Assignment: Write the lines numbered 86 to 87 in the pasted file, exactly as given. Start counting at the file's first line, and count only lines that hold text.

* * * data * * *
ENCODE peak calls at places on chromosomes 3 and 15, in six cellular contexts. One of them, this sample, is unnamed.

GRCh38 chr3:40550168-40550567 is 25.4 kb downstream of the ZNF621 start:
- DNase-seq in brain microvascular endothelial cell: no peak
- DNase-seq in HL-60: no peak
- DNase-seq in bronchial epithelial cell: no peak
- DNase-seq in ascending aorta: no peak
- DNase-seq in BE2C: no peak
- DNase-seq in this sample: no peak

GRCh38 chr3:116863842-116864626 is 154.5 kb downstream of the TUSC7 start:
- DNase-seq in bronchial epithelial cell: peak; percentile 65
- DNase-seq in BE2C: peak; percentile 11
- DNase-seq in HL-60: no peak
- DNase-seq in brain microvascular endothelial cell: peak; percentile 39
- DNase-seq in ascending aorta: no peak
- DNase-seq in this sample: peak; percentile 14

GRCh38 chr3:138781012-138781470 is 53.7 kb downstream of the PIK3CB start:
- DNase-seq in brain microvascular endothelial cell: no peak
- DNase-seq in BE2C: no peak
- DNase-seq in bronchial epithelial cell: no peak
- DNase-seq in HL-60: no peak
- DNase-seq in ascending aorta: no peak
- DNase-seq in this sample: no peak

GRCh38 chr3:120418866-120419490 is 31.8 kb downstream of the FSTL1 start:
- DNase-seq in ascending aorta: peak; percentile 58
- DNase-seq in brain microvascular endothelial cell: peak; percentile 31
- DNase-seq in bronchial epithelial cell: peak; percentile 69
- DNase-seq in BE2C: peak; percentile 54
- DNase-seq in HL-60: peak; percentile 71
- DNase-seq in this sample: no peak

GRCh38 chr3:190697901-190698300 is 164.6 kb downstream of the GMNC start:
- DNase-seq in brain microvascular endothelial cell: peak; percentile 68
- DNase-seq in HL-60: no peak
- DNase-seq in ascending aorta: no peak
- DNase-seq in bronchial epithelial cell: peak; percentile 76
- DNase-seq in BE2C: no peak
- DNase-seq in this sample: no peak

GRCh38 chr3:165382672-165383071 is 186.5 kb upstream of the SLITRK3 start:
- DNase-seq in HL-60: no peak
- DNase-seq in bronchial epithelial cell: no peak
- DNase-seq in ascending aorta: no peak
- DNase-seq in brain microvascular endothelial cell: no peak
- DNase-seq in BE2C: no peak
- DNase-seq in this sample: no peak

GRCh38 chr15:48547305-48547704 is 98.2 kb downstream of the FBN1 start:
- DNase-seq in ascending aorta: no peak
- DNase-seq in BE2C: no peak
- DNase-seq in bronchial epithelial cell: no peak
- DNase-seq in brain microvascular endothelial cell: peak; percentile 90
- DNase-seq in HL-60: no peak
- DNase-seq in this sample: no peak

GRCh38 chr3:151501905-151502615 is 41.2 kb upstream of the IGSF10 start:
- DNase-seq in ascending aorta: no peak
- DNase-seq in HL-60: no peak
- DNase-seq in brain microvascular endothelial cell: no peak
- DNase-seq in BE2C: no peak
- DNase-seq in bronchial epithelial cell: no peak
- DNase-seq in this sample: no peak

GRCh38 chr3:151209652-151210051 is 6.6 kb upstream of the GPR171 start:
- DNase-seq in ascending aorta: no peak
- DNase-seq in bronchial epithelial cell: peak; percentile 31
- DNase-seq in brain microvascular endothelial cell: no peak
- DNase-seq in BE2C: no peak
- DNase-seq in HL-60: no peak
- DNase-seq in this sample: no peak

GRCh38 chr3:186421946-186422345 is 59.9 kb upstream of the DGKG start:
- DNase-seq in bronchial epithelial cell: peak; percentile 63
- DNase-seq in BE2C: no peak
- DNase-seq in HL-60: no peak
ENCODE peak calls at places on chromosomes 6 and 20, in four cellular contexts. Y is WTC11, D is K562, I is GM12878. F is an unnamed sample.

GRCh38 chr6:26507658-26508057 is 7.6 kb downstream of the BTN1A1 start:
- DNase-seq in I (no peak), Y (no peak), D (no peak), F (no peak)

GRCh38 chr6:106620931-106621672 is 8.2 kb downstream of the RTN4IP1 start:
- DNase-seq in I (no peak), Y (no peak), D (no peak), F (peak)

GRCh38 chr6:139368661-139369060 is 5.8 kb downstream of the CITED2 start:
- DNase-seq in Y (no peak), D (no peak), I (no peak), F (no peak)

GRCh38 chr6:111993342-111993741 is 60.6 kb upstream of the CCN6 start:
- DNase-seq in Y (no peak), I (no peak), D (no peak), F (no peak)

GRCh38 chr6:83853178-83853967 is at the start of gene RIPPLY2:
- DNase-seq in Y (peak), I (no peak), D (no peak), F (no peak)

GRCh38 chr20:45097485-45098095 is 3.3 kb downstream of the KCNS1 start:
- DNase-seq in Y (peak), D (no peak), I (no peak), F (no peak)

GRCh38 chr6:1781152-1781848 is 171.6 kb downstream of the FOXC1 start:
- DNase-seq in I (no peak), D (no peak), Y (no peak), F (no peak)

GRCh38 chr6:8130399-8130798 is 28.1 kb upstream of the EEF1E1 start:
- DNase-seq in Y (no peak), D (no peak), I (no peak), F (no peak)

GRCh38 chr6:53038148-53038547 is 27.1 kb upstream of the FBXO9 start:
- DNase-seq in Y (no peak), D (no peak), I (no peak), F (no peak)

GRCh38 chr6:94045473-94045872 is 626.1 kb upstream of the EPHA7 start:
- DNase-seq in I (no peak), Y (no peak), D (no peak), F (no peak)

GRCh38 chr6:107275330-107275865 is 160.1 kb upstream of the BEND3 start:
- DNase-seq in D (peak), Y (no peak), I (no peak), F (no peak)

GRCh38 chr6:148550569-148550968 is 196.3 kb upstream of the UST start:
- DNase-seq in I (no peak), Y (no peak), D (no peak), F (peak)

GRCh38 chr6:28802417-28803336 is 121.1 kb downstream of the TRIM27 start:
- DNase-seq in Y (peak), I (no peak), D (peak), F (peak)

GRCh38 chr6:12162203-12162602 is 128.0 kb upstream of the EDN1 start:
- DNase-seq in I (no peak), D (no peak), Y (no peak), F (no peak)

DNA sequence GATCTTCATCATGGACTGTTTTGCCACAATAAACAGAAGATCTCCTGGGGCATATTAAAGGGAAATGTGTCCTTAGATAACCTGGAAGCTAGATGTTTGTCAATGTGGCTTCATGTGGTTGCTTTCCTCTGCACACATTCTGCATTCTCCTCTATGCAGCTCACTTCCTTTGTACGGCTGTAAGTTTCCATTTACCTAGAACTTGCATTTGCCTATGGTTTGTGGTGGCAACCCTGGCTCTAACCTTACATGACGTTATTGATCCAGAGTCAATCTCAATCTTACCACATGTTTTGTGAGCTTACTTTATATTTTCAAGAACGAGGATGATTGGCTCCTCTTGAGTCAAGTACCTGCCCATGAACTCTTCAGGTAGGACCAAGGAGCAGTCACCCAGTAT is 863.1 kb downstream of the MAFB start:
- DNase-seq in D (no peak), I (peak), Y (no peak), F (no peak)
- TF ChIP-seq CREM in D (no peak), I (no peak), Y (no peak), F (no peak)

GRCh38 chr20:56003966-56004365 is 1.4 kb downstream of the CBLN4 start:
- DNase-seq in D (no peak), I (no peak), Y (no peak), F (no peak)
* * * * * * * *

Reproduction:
GRCh38 chr6:53038148-53038547 is 27.1 kb upstream of the FBXO9 start:
- DNase-seq in Y (no peak), D (no peak), I (no peak), F (no peak)